The Possibility of an Island by Michel Houellebecq

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Synopsis

A worldwide phenomenon and the most important French novelist since Camus, Michel Houellebecq now delivers his magnum opus–a tale of our present circumstances told from the future, when humanity as we know it has vanished.

Surprisingly poignant, philosophically compelling, and occasionally laugh-out-loud funny, The Possibility of an Island is at once an indictment, an elegy, and a celebration of everything we have and are at risk of losing. It is a masterpiece from one of the world’s most innovative writers.


From the Trade Paperback edition.
 

About Michel Houellebecq

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Michel Houellebecq lives in Ireland.
 
Published May 23, 2006 by Vintage. 352 pages
Genres: Science Fiction & Fantasy, Literature & Fiction, Education & Reference. Fiction

Unrated Critic Reviews for The Possibility of an Island

Kirkus Reviews

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Daniel 24, then 25, are “neohumans” living—minus tears, laughter, sex and suffering—in the same Spanish compound as their original, with clones of Fox, while hordes of savages (survivors of atomic catastrophes and the Great Dry Up) howl and die outside the protective fence.

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The New York Times

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Near the end of his by turns bewitching and tiresome new novel, "The Possibility of an Island," Houellebecq's narrator — a middle-aged comedian turned film producer named Daniel — makes the ultimate confession.

Jun 11 2006 | Read Full Review of The Possibility of an Island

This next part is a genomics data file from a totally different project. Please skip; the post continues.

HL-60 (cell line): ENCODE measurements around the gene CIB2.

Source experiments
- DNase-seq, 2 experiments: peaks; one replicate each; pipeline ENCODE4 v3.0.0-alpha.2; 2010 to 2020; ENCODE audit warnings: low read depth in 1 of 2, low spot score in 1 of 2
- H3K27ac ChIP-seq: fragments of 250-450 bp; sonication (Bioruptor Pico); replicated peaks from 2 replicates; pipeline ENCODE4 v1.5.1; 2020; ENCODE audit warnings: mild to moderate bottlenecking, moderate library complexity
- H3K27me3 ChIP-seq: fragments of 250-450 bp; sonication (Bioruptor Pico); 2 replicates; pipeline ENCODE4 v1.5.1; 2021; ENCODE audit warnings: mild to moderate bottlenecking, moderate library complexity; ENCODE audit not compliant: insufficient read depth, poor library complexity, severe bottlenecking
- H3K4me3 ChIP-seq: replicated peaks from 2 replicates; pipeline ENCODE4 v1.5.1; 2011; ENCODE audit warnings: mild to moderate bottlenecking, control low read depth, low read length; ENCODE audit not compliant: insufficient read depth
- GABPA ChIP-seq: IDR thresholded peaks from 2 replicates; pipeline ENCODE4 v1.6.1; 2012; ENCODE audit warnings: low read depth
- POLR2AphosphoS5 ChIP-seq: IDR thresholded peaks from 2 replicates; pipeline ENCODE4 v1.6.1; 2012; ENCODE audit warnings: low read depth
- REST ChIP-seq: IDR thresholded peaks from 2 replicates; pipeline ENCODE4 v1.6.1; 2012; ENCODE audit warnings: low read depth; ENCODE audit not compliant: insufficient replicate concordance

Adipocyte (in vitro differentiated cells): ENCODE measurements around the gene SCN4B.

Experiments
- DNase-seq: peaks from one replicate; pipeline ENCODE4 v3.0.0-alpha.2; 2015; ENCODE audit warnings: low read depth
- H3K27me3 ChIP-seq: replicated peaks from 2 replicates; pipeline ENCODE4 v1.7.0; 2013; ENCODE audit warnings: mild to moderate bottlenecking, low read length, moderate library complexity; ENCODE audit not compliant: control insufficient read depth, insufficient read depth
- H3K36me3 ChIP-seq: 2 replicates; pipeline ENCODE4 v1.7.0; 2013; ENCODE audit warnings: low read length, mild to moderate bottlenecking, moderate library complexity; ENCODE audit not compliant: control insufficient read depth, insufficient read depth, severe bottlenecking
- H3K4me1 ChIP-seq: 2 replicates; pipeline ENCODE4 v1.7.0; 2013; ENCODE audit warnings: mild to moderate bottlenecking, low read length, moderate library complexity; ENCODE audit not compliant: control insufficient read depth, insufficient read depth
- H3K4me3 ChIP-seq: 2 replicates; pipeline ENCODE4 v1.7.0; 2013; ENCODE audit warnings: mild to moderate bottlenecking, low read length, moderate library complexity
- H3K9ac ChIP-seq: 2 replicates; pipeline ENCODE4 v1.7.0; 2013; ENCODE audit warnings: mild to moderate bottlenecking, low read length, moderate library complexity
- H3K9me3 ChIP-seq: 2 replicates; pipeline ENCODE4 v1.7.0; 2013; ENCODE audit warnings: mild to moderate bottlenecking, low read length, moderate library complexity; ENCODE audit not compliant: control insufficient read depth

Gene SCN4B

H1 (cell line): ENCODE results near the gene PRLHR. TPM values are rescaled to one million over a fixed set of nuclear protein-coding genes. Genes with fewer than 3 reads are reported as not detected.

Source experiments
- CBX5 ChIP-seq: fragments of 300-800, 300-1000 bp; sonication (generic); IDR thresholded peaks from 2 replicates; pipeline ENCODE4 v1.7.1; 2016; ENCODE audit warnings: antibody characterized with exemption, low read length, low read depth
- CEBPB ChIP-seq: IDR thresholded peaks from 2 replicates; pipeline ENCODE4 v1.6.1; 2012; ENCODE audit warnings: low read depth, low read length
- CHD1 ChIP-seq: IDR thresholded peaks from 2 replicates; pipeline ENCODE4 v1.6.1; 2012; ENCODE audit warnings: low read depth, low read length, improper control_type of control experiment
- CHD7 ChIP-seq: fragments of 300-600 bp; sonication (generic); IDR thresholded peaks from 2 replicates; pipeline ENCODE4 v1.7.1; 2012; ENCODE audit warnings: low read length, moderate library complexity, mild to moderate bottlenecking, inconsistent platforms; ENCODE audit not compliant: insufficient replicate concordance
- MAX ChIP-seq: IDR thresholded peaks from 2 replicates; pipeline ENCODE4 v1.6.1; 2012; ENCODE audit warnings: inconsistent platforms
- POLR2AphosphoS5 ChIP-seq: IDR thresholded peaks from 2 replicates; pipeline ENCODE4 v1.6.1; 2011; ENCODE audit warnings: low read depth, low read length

The New York Times

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Near the end of his by turns bewitching and tiresome new novel, "The Possibility of an Island," Houellebecq's narrator — a middle-aged comedian turned film producer named Daniel — makes the ultimate confession.

Jun 11 2006 | Read Full Review of The Possibility of an Island

The Guardian

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Dogs are "machines for loving", but the novel articulates a stunted and confused view of love, where love between a man and a woman is equated with love for a pet.

Oct 29 2005 | Read Full Review of The Possibility of an Island

The Guardian

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It is also the main motor of Houellebecq's narrative and in its absence, his observation, his cumulatively dulling misanthropy sometimes chokes and runs out of gas.There are, particularly in the setting up of Daniel1's involvement with the Elohimites, more than a few longueurs;

Oct 30 2005 | Read Full Review of The Possibility of an Island

Publishers Weekly

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Like the New Age camp of The Elementary Particles and the Thai sex tourist hotels of Platform , Houellebecq's latest novel has a self-enclosed setting: the shifting sites at which the Elohimites, a UFO/cloning cult, hold their seminars.

Mar 27 2006 | Read Full Review of The Possibility of an Island

MostlyFiction Book Reviews

“No subject is more touched on than love, in the human life stories as well as in the literary corpus they have left us;

Jul 02 2011 | Read Full Review of The Possibility of an Island

London Review of Books

Nevertheless, it’s a shock, on reading Denis Demonpion’s biography, to learn quite how much of Houellebecq’s life has been thrust raw – though often distorted – into his novels.

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Austin Chronicle

Loosely, the novel comprises the life story of Daniel, and his clone descendants' – Daniel24 and Daniel25 – commentary on it.

Jun 02 2006 | Read Full Review of The Possibility of an Island

New York Magazine

and the book’s final 40 pages, in which Daniel25, having made contact with a disillusioned female clone and reached the end of Daniel1’s autobiography, abandons his sterile immortality, and on the thread of a hope that real human life could be better than its technologically stripped-down simulat...

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New York Magazine

In Michel Houellebecq’s new novel, The Possibility of an Island, the question, in tiny type, inhabits an otherwise blank second page.

May 21 2006 | Read Full Review of The Possibility of an Island

Reader Rating for The Possibility of an Island
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